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Carlos Aguado
Works at Blue Brain Project - EPFL
Attended Universidad Politécnica de Madrid
Lives in Geneva, Switzerland
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Carlos Aguado

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git pull sun perihelion:lightness
git rebase work
git add presents*
git commit -m "Three Kings 2015"
git review -t friends
git push remember feeling_good
 
Near and Far

Today marks the point in Earth’s orbit where it is closest to the Sun, known as perihelion. It might seem odd for those in the northern hemisphere for this to occur in the middle of winter, but that’s because the seasons are due largely to the tilt of Earth’s axis relative to its orbital plane. The variation in Earth’s distance from the Sun is minor in comparison, because Earth’s orbit is almost (but not quite) a perfect circle.

The difference between perihelion (closest to the Sun) and aphelion (most distant) for Earth is just under 5 million kilometers. That’s quite a distance, but it is only about 3% of Earth’s average distance. Treating Earth orbit as a perfect circle is actually a good approximation. The same is true for the other planets, which is part of the reason why the whole “orbits are circles” idea of early astronomy lasted as long as it did. Of course that raises the question as to just why planetary orbits are so nearly circular.

There are likely several factors that played a role in forming circular orbits. One is that as early protoplanets form, more elliptical orbits would tend to cross the paths of other bodies, and collision with them would tend to produce more circular orbits. Then their is the fact that large planets such as Jupiter tend to form early on, and their gravitational influence will tend to clump smaller bodies into groups. It could also be due to orbital resonances between smaller bodies, which would tend to stabilize orbits. Then there are affects such as the Kozai mechanism, when tend to align orbits into a common plane. Then there is the fact that circular orbits are more stable against gravitational perturbations than elliptical orbits.

As we’re learning from computer simulations, the dynamics of solar systems are quite complex. But simulations do show that nearly circular orbits are quite common, and studies of exoplanets also show nearly circular orbits in many cases. So it seems that throughout the universe circular orbits are a good approximation for planets.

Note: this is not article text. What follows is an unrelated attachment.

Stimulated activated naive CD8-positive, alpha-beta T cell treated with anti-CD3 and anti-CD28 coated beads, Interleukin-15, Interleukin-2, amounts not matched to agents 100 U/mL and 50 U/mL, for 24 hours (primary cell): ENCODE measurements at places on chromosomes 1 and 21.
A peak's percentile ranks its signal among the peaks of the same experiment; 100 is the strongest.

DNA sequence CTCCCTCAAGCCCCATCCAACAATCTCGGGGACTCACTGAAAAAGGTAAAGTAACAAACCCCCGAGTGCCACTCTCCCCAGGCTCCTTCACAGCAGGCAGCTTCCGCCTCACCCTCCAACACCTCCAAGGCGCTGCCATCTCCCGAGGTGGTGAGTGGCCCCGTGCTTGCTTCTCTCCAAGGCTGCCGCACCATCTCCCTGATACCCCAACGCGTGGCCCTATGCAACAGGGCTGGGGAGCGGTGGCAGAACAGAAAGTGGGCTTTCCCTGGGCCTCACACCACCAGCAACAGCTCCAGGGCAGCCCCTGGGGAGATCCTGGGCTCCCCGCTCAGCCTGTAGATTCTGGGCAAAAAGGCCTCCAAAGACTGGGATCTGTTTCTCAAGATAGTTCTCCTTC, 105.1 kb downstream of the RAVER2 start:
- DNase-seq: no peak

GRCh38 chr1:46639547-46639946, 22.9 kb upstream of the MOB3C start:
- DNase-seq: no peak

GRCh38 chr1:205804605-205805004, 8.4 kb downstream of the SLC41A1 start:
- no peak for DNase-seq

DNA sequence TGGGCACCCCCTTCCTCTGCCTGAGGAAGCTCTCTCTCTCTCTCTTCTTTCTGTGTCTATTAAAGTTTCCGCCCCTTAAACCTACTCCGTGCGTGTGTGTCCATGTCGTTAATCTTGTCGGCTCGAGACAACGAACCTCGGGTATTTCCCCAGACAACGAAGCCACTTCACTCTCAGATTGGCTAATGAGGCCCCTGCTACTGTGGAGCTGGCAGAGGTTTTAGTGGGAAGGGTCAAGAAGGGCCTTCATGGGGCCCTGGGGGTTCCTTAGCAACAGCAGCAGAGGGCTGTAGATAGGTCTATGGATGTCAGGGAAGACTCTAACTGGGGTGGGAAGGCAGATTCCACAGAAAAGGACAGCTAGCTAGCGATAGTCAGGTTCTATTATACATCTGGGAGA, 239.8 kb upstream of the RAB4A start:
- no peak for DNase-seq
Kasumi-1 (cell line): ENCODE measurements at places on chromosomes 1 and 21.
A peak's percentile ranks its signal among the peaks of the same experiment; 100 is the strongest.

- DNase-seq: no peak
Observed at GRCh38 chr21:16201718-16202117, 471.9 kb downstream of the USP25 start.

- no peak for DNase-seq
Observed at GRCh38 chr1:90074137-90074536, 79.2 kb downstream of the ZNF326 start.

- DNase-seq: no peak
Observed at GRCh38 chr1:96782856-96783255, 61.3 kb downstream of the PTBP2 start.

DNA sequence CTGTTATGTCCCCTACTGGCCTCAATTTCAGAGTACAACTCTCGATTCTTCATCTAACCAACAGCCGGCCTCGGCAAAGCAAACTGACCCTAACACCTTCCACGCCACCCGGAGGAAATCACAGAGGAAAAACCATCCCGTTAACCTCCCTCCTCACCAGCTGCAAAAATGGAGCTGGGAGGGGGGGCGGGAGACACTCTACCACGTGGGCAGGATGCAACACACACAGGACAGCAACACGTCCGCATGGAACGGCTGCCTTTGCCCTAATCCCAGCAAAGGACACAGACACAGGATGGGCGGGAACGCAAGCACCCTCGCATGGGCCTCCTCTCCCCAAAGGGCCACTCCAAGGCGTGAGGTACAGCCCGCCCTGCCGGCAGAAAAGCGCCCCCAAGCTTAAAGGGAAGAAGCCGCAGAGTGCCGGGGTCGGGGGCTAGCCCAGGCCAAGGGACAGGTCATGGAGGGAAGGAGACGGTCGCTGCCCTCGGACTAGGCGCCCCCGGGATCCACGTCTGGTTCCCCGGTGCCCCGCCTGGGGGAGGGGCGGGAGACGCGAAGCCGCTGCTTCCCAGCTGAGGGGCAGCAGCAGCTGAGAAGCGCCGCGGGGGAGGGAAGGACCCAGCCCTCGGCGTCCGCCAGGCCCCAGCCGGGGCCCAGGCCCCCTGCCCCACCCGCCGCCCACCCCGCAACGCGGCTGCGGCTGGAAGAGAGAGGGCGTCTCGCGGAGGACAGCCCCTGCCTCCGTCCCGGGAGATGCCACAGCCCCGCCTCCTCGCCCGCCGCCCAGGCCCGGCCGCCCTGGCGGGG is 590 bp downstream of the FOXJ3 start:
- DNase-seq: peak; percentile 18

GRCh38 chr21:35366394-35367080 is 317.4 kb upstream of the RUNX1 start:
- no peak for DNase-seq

But it isn’t exact, which is why we can celebrate today as our closest day to the Sun. It also happens to be Isaac Newton’s birthday, which is perhaps fitting given his work on planetary orbits.
Today marks the point in Earth's orbit where it is closest to the Sun, known as perihelion. It might seem odd for those in the northern hemisphere for this to occur in the middle of winter, but that's because the seasons are due largely to the tilt of Earth's axis relative to its orbital plane. The variation in Earth's distance from the Sun is minor in comparison, because Earth's orbit is almost (but not quite) a perfect circle.
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Carlos Aguado

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A very original footage, such a nice way to illustrate population inversion!
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Sanely fun!!
 
The finest example of sportsmanship I've ever seen lol haha.. Two men at the top of their game having fun... how life is meant to be lived!
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Congratulations from CERN, the +ATLAS Experiment & +CMS Experiment to François Englert & Peter Higgs for 2013 Physics #NobelPrize #BosonNobel :'-D

Image shows event displays of particle tracks in the CMS experiment detector (top) and the ATLAS experiment detector (bottom) indicating the presence of a Higgs boson. This image is released under CC-BY-SA.

For more Creative Commons CERN images see: http://cds.cern.ch/collection/Creative%20Commons%20Images%20from%20CERN
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On the magnificence of laws of physics:  ripple effects in standing waves